It saddens us that cheating has become the norm. In seven semesters of being teaching assistants in the computer science department, we’ve seen a lot of it. Sending code to friends and seeking quick solutions to problems by viewing other solutions on the web have proved too tempting to too many students. But what makes Columbia unique is not that students cheat—that occurs on every campus. What makes Columbia unique is the willingness and desire to discuss the problem.
It’s hard to convince yourself to spend an hour on a compiler error instead of just going to Google. Unlike in an essay or a proof, you can pour hours into your code and write hundreds of lines, but still have a program that can’t do anything. There are few things as black and white as whether your code works or not. This contributes to the narrative that, in computer science, you either get it or you don’t.
This is a false narrative.
Behind the students we regard as the best of our department are hours of hard work—often spent struggling to understand difficult concepts and debugging code. It’s easy to see how skilled they are and overlook all of the hard work they have put in; but it is there. Ability is earned in those same moments of struggle on assignments, in the face of errors and difficulty. There is a difference between the students who start assignments to learn from them and those who start to finish them. In our seven semesters serving as TAs in the computer science department, we have observed this to be the primary differentiator of success.
It is unsurprising that students are driven by a desire to simply finish assignments. In a culture in which people pride themselves on being busy, people do not have the time to be curious.
We would like to refute the notion that finishing your assignments quickly without learning from them has any positive impacts on your career. Career prospects are determined by engineering aptitude and experience. Honest and thorough completion of assignments benefits both. Cheating, on the other hand, is harmful to both.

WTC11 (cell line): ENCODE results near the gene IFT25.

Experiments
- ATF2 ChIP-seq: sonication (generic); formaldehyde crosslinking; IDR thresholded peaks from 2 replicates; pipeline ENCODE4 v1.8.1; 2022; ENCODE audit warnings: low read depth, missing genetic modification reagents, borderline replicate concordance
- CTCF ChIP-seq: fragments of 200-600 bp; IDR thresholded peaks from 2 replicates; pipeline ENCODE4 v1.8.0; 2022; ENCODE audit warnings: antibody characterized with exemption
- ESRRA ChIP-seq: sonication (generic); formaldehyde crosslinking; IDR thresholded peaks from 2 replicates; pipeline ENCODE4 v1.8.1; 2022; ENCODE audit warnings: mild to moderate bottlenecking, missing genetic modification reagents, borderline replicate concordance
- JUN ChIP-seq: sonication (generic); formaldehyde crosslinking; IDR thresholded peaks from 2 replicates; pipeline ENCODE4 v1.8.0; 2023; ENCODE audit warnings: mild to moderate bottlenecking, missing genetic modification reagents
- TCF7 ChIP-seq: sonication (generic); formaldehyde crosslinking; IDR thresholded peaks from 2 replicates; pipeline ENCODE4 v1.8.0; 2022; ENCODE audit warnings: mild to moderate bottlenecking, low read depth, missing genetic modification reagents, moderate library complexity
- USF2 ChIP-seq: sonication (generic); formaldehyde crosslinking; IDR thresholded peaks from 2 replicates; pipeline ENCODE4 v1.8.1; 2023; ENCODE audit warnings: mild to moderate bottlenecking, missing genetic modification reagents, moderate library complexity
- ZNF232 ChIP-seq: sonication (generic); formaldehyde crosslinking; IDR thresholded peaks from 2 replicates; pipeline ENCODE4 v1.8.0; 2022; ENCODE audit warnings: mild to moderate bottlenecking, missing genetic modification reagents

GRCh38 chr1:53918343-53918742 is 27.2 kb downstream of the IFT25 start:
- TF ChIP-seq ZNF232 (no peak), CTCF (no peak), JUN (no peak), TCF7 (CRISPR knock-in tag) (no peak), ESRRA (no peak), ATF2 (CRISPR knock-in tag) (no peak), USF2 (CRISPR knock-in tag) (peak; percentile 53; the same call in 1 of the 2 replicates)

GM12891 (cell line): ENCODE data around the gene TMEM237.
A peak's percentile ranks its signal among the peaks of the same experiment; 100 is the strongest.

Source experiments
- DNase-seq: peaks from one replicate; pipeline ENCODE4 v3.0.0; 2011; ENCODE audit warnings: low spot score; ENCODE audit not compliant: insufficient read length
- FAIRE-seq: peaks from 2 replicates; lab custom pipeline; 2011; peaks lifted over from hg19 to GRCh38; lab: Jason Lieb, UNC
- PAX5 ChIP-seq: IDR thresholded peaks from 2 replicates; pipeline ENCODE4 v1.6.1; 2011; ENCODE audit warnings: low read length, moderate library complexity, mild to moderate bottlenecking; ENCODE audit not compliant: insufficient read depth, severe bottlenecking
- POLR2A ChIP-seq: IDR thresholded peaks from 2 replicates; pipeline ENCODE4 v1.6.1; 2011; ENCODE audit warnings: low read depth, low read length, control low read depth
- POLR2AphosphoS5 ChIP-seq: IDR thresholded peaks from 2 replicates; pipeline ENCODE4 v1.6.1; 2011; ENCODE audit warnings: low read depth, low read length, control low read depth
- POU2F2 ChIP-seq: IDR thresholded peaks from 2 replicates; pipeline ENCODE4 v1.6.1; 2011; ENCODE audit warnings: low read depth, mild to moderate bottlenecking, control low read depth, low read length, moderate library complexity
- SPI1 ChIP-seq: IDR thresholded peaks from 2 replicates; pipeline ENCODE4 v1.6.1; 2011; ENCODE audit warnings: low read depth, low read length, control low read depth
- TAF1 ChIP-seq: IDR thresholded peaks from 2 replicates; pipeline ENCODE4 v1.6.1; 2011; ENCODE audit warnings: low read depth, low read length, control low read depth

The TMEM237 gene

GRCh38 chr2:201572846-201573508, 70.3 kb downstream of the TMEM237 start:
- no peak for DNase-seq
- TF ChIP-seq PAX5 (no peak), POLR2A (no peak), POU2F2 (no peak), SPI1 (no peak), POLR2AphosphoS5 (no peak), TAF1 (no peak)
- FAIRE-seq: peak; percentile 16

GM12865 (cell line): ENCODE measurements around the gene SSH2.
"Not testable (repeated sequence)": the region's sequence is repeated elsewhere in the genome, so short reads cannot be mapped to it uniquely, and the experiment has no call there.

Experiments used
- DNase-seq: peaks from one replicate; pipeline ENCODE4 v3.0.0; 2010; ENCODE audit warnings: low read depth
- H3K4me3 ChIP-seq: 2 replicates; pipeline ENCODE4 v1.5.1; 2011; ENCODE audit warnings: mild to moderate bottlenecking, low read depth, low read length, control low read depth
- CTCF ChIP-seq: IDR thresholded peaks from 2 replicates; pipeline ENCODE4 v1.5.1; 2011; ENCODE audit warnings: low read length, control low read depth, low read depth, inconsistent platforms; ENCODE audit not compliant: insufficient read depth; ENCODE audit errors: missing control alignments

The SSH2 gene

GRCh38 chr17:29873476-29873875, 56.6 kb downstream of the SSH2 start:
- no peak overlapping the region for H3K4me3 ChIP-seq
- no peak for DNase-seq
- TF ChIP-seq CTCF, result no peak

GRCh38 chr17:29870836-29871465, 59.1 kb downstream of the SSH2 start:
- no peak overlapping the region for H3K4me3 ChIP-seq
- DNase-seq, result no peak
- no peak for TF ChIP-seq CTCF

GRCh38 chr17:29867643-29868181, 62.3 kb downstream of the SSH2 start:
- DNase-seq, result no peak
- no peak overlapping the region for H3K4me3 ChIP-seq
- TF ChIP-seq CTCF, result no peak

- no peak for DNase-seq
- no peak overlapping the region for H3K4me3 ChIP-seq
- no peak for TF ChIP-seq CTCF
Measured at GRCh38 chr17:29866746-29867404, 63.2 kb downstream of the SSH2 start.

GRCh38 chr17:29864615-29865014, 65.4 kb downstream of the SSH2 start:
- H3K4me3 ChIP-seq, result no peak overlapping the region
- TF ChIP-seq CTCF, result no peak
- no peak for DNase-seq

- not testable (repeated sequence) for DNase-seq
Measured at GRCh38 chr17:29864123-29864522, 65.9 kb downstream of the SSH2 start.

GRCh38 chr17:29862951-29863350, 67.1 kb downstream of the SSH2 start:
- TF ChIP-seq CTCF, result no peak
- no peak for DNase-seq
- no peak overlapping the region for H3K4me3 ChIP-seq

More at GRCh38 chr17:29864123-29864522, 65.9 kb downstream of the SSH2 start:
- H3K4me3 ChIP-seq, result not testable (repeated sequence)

Between ourselves, we agree that teaching has been one of our most rewarding experiences at Columbia. Guiding our fellow students in surmounting the difficulties of a course, developing from novice to proficient over the course of the semester, is remarkable. Working with our fellow students in office hours is our favorite part of the job. Our least favorite part of the job is dealing with cases of academic dishonesty. We spend hours on each case. Working with a student during office hours, only to see that the same student resorted to cheating on an assignment is depressing. We feel that we have failed. We wonder how much better things would be if the time we took investigating a case of academic dishonesty had been spent teaching instead.
If this weren’t discouraging enough, there are practical disincentives to prevent faculty from catching cheaters. It hurts course evaluations, costs inordinate time, and is draining. To build the infrastructure to detect academic dishonesty has an enormous startup cost, and pursuing cases of cheating is another mess of meetings and accusations altogether. The system must be accurate, because false accusations are quite harmful to students. But if the system isn’t thorough, the clever cheater will go unpunished.
The department is also not transparent about the disciplinary action that it takes. We were shocked to hear that students have been suspended for cheating—if we were completely unaware, we can imagine our peers being similarly in the dark. This asymmetry of information emboldens cheaters, who eventually receive a rude awakening once they arrive at Advanced Programming.
Both of us are thankful that the issue of cheating has become a topic of discourse on campus. Instead of the issue escalating in the whispers of horror stories or being swept under the rug, the ugly beast can be faced for what it is: a joint failure of student and teacher, of exploitation and timidity, of fear and inaction, and a lack of curiosity and moral courage. We, the students, must expect our assignments to be difficult. We must expect them to be time-consuming. We must know that through the struggle, we can learn the lessons our professors set out to teach us.
This stance on cheating must be consistent across the department. Pursuing cases of academic dishonesty is taxing, but failing to do so makes cheating the norm. Perhaps a student caught cheating betrays their professor, but the professor who fails to look betrays the honest student. If our academic community lacks a strong foundation of integrity, who are the students to look to? If the department wants the students to take its stance on cheating seriously, the department must do the same.
Joshua Zweig is a senior in SEAS studying computer science. He is a head teaching assistant for Advanced Programming and a TA for Computers and Society. Aunoy Poddar is a junior in Columbia College studying biology and computer science. He is a TA for Advanced Programming. The views expressed here are our own and not those of our employer.
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